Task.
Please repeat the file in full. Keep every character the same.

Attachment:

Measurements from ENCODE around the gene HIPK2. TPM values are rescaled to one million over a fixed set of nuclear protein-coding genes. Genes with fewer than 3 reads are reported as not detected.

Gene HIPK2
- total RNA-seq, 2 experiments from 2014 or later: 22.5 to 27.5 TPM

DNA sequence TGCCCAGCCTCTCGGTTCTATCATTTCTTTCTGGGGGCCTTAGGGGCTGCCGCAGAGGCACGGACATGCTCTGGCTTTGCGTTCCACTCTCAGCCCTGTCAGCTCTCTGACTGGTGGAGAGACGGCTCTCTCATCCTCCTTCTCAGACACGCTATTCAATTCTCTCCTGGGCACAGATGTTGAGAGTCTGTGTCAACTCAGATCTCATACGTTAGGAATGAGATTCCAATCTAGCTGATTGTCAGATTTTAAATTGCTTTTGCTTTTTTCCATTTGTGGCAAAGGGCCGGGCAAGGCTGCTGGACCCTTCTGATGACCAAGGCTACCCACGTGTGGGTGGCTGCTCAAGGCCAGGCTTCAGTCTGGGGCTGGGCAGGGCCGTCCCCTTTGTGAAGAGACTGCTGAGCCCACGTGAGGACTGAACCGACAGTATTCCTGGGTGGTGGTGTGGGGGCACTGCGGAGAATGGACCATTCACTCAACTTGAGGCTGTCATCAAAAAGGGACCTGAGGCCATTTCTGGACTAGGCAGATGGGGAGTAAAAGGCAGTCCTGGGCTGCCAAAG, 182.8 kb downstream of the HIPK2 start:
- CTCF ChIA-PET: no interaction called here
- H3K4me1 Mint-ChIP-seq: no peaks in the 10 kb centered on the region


Measurements from ENCODE around the gene HIPK2. TPM values are rescaled to one million over a fixed set of nuclear protein-coding genes. Genes with fewer than 3 reads are reported as not detected.

Gene HIPK2
- total RNA-seq, 2 experiments from 2014 or later: 22.5 to 27.5 TPM

DNA sequence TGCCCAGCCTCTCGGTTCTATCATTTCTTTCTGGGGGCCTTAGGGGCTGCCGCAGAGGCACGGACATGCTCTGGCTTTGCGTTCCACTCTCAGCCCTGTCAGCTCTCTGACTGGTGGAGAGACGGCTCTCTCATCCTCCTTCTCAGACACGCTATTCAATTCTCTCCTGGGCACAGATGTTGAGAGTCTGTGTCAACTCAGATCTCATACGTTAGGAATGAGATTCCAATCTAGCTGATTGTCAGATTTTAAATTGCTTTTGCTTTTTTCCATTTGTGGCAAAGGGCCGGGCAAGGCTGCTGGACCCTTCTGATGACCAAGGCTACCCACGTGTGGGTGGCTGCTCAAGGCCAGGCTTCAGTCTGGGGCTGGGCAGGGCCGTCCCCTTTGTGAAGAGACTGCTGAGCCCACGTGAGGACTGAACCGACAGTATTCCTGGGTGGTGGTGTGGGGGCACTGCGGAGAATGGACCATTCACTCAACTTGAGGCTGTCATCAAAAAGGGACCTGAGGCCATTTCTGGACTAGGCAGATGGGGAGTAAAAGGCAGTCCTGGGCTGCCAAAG, 182.8 kb downstream of the HIPK2 start:
- CTCF ChIA-PET: no interaction called here
- H3K4me1 Mint-ChIP-seq: no peaks in the 10 kb centered on the region